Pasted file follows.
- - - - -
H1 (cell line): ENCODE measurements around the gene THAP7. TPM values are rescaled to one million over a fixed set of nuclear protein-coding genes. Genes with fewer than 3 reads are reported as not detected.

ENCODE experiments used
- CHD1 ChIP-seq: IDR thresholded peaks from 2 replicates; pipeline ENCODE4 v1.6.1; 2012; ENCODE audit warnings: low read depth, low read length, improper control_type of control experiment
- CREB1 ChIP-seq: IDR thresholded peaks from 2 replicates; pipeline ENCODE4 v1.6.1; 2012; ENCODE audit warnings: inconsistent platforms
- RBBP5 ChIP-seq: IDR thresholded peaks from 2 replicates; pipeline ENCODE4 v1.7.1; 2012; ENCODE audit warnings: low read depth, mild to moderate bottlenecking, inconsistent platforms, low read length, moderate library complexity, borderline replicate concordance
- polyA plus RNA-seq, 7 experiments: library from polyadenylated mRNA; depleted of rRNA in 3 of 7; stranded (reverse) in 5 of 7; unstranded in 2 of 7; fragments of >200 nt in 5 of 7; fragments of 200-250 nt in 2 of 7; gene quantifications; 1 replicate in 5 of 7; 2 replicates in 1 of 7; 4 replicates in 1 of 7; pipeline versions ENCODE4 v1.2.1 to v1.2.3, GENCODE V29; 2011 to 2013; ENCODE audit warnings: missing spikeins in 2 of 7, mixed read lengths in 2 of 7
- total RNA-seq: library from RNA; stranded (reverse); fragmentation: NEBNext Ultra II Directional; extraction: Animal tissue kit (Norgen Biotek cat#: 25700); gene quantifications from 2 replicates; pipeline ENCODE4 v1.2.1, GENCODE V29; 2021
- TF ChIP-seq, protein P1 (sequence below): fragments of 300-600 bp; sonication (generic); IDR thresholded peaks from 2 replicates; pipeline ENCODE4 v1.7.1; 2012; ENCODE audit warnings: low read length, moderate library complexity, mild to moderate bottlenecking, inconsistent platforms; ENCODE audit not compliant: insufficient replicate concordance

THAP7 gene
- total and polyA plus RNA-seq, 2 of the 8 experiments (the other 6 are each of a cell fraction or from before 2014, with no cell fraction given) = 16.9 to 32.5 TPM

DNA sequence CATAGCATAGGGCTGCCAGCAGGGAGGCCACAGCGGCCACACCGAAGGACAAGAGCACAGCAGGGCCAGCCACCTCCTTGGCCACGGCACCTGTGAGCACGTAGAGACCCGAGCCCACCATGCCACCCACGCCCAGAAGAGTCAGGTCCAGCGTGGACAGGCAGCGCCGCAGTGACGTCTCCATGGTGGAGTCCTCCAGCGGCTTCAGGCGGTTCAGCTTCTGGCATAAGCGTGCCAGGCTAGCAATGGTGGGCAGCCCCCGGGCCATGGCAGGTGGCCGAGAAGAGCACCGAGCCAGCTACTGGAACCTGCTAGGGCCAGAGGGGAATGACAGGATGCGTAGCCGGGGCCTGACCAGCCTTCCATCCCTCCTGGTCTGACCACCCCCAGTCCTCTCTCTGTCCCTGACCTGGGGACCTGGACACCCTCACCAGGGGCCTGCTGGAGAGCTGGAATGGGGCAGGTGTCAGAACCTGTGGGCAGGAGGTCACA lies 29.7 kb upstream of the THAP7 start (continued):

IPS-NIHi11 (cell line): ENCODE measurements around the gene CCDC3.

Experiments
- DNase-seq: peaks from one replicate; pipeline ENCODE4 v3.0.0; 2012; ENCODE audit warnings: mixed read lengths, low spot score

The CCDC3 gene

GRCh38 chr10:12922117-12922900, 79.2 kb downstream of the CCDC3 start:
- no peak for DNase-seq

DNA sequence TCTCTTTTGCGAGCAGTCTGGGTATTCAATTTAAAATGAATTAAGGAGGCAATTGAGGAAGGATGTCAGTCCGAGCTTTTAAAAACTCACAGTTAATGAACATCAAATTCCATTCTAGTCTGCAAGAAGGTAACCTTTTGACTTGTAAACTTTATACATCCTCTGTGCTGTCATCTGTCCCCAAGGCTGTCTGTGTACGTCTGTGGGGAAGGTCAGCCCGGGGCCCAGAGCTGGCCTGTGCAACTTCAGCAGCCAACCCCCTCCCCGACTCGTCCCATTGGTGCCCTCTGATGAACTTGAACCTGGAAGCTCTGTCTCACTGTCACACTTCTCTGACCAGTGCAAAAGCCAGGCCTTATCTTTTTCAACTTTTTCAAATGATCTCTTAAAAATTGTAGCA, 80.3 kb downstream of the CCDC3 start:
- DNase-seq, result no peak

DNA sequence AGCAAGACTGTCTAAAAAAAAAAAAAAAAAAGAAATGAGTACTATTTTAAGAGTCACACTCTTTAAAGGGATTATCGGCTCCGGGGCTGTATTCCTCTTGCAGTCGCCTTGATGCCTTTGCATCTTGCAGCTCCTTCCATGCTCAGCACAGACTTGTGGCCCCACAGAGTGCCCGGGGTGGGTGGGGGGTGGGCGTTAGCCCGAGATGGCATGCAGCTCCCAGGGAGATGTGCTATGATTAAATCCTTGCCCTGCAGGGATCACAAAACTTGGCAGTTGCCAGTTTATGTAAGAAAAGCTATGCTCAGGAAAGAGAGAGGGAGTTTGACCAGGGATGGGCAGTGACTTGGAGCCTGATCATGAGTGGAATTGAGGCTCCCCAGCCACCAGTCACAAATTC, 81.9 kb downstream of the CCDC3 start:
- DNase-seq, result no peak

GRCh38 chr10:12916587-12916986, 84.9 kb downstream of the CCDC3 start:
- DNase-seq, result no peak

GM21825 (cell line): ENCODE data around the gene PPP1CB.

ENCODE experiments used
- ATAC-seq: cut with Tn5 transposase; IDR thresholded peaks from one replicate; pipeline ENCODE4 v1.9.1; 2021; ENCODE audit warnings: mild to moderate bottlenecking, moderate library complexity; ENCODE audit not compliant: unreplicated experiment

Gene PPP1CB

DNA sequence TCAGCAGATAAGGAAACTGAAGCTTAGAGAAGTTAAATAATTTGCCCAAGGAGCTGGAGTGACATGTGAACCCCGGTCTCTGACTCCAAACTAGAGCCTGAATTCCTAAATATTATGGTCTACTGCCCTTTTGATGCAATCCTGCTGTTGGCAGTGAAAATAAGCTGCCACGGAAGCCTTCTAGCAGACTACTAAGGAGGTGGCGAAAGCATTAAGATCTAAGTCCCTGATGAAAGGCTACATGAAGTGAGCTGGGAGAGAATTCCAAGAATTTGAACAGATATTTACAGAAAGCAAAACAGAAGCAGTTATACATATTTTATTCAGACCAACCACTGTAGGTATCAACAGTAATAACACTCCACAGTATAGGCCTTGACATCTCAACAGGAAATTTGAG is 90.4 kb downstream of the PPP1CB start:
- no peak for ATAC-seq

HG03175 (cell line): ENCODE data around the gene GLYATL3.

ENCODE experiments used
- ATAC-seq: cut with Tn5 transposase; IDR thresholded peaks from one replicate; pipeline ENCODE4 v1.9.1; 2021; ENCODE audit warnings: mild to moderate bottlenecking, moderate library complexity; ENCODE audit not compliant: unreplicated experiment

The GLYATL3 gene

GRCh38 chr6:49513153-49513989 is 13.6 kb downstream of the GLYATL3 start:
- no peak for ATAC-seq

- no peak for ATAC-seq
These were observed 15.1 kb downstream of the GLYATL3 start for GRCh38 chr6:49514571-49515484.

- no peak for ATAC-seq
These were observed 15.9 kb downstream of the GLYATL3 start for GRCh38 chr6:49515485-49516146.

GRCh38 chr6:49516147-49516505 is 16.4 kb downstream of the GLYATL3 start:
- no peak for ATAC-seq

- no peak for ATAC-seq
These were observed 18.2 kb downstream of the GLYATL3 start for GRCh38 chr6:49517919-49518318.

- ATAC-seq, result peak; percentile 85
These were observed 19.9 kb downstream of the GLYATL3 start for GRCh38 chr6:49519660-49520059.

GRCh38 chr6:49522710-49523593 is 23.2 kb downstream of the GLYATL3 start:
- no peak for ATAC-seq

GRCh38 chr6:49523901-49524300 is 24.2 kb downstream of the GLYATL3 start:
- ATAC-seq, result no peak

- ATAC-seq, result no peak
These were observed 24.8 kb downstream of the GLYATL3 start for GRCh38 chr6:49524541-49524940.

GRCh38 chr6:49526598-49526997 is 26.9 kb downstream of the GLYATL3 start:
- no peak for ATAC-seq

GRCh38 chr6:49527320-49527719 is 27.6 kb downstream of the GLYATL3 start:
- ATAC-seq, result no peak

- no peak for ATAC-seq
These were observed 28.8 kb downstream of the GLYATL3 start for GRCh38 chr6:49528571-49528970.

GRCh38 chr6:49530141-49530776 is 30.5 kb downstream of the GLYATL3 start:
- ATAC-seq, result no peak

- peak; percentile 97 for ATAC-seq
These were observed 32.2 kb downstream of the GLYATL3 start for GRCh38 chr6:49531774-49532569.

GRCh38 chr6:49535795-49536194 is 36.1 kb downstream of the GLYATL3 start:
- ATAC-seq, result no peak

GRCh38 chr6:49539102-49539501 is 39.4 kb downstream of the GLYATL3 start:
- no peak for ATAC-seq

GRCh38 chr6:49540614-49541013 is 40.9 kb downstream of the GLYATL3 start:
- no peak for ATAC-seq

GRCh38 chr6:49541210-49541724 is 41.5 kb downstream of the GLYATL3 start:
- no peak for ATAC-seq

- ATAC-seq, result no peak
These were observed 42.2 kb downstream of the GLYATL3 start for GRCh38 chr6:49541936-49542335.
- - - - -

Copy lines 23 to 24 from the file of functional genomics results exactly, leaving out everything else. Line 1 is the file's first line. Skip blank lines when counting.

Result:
- DNase-seq, result no peak

GM21825 (cell line): ENCODE data around the gene PPP1CB.